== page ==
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O'TOOLE: Remembering Ricky Nelson

• Jan 2, 2019 at 8:00 AM

It was late morning on January 1, 1985. My dad was driving, my mom in the passenger seat, my brother and sister and I in the backseat of our Pontiac Bonneville. I don’t remember where we were going. What I do remember is the radio announcer saying, “Ricky Nelson has died in a plane crash.”

Only 45 years old, the former child actor turned teen idol/rockabilly/rock star was flying to a New Year’s Eve performance in Dallas when his plane went down and caught fire in a cow pasture in De Kalb, Texas. The nearest air strip was just two miles away. The pilot and copilot escaped through the cockpit windows, sustaining severe burns. They were the only survivors. Rick, his fiancée, and all five of his band members perished.

All of us were silent for a moment after the announcement that Ricky was dead. Then I blurted, “Ricky Nelson died! I can’t believe it! In a plane wreck!”

I watched the back of my parents’ heads as they nodded silently. This wasn’t news to them. Of course. The accident had happened in the early evening. It would’ve been on the late news. They heard it last night. They had already had some time to take it in, absorb it. Me, I was gobsmacked. My heart slid to my toes and my heart felt heavy as a bag of sand in my chest.

I was the only 14-year-old I knew who was a Ricky Nelson fan. Most of my peers didn’t know who he was. But I had grown up listening to the same music my parents did: the music of their teen years, and that was 50s and 60s music. I had also watched reruns of “The Adventures of Ozzie and Harriet,”  the television sitcom Ricky starred in beside his father, mother and older brother David. In sixth grade, I had a crush on a boy just because I thought he resembled Ricky Nelson. And in my bedroom, I had a photo of Ricky pinned to my bulletin board.

I read the newspaper’s article about the accident over and over again. It just didn’t seem real. To make matters worse, the media speculated that Ricky was freebasing cocaine inflight, starting the fire that caused the deaths of everyone but the pilots. The National Transportation and Safety Board (NTSB) investigated for a year and found “no evidence of drug use.” However, newspapers buried their retractions in the back pages. To this day, I still hear people say, “Ricky Nelson? Didn’t he die doing cocaine on a plane?” It’s infuriating.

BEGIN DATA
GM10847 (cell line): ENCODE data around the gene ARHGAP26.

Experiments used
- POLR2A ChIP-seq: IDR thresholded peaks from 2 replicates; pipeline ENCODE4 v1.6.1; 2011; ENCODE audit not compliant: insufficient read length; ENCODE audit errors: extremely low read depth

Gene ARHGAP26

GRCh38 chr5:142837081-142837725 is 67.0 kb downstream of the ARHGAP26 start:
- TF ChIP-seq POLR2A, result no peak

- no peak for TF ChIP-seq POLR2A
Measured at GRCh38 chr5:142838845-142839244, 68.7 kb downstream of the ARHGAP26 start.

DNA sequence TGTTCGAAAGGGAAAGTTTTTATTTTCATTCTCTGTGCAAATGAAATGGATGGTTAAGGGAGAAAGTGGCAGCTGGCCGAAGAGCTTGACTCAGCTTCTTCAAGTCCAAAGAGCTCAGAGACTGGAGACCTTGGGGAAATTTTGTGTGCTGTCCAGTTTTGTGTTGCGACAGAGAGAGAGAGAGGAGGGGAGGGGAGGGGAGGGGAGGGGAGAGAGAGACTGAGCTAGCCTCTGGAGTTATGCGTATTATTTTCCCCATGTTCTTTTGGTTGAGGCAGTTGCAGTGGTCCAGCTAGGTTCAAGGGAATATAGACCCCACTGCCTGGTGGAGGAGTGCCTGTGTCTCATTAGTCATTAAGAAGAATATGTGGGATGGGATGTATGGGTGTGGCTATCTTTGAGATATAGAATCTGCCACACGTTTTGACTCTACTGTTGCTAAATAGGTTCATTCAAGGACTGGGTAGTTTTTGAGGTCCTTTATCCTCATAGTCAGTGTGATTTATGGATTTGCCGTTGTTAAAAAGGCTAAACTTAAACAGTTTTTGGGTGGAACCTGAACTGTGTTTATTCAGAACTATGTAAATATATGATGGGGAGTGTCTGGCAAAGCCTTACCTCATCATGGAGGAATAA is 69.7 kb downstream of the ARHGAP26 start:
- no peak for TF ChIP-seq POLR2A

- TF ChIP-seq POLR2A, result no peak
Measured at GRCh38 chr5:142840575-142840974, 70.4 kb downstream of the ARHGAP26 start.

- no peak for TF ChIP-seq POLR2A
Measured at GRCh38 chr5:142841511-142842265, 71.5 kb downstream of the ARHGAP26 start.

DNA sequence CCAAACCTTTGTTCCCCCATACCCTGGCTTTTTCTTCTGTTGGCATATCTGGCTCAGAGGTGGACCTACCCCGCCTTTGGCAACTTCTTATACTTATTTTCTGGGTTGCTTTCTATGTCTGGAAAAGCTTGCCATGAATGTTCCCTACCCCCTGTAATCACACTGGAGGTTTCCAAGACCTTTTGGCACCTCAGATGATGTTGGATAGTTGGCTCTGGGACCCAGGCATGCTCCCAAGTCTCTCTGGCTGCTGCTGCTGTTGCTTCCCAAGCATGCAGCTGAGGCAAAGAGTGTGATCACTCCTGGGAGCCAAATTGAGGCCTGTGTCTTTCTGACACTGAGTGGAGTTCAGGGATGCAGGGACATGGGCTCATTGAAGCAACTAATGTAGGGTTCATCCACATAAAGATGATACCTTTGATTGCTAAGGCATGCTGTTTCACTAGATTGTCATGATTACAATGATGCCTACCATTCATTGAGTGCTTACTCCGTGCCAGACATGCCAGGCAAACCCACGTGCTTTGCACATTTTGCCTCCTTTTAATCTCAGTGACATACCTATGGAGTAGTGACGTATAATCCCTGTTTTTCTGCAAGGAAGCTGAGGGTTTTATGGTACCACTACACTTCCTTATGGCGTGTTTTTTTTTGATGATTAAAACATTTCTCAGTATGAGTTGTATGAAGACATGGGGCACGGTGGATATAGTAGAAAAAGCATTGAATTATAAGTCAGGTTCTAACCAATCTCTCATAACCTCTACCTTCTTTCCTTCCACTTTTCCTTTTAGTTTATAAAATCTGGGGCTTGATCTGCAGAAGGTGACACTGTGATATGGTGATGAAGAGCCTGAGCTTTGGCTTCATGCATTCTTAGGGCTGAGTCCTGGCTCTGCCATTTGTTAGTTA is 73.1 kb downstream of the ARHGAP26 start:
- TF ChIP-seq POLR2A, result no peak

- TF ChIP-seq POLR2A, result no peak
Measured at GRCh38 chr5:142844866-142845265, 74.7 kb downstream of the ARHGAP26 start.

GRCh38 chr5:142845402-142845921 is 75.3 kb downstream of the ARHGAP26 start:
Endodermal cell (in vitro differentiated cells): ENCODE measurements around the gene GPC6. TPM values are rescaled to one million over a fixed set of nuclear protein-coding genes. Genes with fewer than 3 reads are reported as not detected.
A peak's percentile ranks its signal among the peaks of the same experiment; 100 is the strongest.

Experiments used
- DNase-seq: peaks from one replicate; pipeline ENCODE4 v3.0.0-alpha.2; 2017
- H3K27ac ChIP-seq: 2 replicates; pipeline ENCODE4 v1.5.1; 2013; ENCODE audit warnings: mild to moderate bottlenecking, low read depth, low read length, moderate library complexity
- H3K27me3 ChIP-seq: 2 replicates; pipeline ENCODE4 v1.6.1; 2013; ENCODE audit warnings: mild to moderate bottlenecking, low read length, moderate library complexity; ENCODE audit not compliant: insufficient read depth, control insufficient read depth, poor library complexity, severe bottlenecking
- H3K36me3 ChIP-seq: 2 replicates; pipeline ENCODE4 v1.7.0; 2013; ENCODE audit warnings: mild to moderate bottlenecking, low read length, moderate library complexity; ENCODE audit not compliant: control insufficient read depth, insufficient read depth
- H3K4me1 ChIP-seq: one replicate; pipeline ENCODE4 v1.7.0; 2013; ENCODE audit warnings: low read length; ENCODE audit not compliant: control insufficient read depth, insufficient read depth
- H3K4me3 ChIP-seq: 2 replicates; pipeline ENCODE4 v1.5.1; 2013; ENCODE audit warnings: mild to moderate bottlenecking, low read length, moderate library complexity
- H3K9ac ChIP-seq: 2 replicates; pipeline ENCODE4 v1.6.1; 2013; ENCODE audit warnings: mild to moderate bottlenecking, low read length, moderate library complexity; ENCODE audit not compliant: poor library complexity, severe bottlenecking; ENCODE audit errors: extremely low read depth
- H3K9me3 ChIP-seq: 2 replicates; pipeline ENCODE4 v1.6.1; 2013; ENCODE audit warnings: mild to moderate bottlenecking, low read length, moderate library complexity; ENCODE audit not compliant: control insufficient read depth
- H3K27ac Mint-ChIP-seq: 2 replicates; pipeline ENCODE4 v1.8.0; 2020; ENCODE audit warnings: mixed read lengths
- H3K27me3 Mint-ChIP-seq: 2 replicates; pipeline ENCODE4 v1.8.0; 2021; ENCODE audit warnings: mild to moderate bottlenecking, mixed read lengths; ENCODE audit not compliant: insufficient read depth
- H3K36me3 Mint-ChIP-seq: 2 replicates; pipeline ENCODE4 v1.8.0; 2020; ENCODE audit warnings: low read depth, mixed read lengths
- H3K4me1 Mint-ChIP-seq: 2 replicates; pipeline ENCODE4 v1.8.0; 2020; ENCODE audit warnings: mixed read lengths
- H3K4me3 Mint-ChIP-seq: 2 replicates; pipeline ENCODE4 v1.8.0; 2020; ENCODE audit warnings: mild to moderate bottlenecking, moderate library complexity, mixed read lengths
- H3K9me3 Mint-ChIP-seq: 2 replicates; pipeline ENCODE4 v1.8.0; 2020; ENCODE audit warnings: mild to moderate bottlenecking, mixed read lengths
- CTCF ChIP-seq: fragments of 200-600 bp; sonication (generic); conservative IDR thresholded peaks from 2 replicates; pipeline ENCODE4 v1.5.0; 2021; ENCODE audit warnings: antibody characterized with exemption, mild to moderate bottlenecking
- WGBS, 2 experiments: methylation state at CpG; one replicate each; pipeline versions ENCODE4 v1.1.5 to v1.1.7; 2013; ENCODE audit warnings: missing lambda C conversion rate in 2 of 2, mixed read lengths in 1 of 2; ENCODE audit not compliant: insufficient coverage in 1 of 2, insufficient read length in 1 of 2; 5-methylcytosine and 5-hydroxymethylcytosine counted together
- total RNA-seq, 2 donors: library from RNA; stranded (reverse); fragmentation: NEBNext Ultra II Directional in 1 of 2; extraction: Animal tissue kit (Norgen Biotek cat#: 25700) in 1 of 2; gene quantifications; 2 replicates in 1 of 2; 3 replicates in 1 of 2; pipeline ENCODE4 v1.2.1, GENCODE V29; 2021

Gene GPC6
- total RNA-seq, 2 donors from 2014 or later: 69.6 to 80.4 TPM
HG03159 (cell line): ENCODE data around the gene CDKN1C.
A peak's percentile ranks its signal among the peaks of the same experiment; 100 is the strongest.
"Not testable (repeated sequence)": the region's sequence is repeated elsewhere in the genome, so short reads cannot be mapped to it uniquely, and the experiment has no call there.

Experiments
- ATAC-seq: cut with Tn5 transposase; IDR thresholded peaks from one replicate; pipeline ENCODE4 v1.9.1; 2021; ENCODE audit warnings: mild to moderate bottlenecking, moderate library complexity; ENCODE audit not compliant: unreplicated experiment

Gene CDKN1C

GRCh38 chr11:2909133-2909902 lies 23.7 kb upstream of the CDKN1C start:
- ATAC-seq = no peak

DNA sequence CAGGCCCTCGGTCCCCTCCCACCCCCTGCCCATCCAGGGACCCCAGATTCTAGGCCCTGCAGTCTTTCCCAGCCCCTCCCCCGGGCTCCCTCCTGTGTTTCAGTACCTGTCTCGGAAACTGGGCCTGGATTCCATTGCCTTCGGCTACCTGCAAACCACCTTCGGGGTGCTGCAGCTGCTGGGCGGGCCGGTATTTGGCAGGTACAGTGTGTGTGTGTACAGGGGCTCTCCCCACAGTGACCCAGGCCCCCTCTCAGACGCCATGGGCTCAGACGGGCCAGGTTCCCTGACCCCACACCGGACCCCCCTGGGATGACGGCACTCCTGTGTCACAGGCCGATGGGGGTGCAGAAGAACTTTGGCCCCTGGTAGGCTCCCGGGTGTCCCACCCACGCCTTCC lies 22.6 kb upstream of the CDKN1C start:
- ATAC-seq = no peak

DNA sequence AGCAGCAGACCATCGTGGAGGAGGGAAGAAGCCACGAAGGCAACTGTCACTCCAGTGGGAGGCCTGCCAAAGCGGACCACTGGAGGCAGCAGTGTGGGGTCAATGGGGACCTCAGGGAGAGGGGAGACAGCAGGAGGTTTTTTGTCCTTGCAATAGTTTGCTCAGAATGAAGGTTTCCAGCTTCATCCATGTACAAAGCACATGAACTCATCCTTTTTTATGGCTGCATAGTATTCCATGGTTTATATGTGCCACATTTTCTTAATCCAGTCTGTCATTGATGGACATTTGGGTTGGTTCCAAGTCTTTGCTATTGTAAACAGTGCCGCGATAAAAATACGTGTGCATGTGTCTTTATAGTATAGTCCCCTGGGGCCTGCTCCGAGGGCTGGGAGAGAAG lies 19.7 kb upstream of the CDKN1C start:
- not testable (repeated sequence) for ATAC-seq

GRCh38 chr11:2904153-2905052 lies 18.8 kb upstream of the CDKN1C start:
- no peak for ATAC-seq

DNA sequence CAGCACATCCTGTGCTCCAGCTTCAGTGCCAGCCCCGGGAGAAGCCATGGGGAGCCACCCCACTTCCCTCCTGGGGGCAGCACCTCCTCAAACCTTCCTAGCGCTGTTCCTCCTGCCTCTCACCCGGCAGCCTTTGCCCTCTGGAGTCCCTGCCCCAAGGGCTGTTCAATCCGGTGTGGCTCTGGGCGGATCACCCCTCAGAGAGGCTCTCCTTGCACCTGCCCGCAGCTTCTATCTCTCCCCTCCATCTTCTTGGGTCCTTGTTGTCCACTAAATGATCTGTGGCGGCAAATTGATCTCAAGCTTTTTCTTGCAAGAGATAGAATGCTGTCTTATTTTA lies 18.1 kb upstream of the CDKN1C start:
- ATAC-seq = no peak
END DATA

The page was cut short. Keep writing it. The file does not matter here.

In her thoroughly researched, thoroughly fascinating book, “Rick Nelson:  Rock ‘n’ Roll Pioneer,” Sheree Homer quotes several people very close to Ricky who refute the idea that he was using drugs. His older brother David remarked, “I never saw my brother take drugs, and I never saw my brother under the influence of drugs.” The pilot who survived the accident, Brad Rank, said, “These were good people, and drugs weren’t involved.”

The NTSB concluded that a malfunctioning cabin heater caused the fire that filled the plane with smoke and forced an emergency landing. The plane, a DC-3, had a history of problems with the gasoline cabin heaters.

A firefighter on the scene said, “All the bodies are there at the front of the plane. Apparently, they were trying to escape the fire.”

It makes me sad to imagine Ricky — or anyone — terrified in the last moments of life, trying to escape a fire. So I’d rather not. Instead, I want to think about his accomplishments and his gifts he shared with the world.

He was born Eric Hilliard Nelson, second son of Ozzie and Harriet Nelson. “The Adventures of Ozzie and Harriet” was originally a radio program with child actors playing David and Ricky until David was 12 and Ricky was 8, when they debuted in an episode called “Invitation to Dinner.” Next came the movie “Here Come the Nelsons.” When that was a hit, Ozzie decided to transition to television. “The Adventures of Ozzie and Harriet” debuted on Oct. 3, 1952 and ended Sept. 3, 1966. It’s one of the longest-running sitcoms in TV history.

Ricky was ridiculously handsome, naturally Elvis-like with perfect, creamy skin, a head of black hair, big blue eyes and pillowy lips. The icing on the cake was his rich, satiny voice. He sang rockabilly and rock ballads. He recorded his first single to impress his girlfriend. He debuted “I’m Walkin’” on “Ozzie and Harriet” on April 10, 1957.

Some of my favorite Rick Nelson songs are “Hello, Mary Lou,” “Be-Bop Baby,” “Stood Up” — the theme song of my dating life, in my teens and now, sadly — “It’s Late,” “Teenage Idol,” “Travelin’ Man” and of course, Ricky’s own song, “Garden Party.”

I was sad for a long time after he died. I spent hours just gazing at his picture. His music comforted me, though. He sounded so alive when he was singing.

I always remember Rick this time of year. I’m sad that he died so tragically and so young. But I’m happy listening to his music and watching him in “Ozzie and Harriet” and the movie “Rio Bravo.” It brings me back to a simpler, more wholesome time.

I rave on for you, Ricky.

— By Kelly O’Toole, Tribune community columnist

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